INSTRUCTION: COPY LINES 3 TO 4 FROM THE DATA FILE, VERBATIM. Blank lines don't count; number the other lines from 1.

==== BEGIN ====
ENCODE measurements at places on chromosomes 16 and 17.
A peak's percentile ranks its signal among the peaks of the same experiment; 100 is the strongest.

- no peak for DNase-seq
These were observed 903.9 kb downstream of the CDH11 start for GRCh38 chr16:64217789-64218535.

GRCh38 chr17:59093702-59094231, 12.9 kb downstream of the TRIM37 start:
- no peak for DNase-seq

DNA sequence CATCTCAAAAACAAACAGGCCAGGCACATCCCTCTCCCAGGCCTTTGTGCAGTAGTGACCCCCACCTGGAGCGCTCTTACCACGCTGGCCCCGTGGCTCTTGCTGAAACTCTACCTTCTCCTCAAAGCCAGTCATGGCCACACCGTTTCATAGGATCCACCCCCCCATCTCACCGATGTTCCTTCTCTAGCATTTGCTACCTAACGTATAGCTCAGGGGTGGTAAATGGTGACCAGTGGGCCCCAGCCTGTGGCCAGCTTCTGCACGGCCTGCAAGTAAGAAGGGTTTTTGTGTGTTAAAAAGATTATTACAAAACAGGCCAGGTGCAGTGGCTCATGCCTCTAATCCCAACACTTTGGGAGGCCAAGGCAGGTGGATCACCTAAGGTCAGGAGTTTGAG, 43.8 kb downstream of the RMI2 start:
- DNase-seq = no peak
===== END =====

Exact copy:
- no peak for DNase-seq
These were observed 903.9 kb downstream of the CDH11 start for GRCh38 chr16:64217789-64218535.